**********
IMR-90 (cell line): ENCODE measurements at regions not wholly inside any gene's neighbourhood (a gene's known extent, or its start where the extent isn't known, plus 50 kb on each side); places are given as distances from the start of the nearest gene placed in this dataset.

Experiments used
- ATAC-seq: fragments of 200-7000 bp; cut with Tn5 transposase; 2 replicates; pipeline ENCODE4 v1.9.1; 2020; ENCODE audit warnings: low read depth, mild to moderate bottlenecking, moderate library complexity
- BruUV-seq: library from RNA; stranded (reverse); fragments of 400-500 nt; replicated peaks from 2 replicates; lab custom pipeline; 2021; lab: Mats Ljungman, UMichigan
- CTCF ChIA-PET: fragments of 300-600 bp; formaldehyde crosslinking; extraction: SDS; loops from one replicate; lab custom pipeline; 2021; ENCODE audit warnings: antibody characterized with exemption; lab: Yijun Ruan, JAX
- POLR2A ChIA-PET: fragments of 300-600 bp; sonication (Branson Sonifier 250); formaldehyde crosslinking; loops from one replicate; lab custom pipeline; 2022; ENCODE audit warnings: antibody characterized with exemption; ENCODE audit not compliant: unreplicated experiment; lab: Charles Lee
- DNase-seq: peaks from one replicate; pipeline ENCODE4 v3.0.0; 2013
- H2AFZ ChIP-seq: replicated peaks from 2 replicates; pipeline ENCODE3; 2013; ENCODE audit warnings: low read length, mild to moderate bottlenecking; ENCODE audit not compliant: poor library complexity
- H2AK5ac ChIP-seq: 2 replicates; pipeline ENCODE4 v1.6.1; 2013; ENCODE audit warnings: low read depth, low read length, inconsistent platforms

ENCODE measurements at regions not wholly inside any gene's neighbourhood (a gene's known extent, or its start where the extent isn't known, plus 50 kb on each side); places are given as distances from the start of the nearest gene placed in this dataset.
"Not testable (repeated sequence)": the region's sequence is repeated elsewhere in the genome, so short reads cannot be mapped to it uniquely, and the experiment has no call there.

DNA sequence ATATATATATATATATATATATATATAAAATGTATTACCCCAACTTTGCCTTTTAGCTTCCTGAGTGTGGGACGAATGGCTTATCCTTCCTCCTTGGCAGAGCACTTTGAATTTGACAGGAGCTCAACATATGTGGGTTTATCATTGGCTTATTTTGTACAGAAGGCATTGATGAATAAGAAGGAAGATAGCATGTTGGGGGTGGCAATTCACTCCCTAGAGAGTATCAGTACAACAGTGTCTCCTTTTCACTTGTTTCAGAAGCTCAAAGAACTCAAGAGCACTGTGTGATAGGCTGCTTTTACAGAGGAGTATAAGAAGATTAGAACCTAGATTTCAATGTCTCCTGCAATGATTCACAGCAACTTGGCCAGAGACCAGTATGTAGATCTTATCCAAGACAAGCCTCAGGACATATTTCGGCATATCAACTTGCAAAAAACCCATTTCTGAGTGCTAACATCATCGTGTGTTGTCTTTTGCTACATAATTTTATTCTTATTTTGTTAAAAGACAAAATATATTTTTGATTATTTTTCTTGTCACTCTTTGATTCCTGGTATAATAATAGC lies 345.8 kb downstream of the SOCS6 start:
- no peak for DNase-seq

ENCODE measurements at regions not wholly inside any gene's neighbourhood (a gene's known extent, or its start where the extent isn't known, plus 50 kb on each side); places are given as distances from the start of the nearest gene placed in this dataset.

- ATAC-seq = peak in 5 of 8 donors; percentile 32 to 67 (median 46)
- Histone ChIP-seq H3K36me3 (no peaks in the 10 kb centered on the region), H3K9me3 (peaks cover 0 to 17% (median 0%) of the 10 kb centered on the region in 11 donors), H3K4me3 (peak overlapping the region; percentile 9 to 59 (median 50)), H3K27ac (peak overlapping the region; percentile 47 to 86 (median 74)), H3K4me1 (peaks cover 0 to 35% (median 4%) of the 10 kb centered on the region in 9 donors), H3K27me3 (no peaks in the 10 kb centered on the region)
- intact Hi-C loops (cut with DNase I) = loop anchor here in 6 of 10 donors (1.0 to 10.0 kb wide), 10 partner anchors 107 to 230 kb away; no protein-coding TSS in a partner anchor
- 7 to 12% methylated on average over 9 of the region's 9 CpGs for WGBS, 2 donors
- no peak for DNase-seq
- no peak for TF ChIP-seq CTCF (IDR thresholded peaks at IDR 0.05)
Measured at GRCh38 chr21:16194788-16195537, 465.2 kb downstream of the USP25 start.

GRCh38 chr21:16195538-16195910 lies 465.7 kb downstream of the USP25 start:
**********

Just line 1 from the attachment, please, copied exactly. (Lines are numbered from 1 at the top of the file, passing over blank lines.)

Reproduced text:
IMR-90 (cell line): ENCODE measurements at regions not wholly inside any gene's neighbourhood (a gene's known extent, or its start where the extent isn't known, plus 50 kb on each side); places are given as distances from the start of the nearest gene placed in this dataset.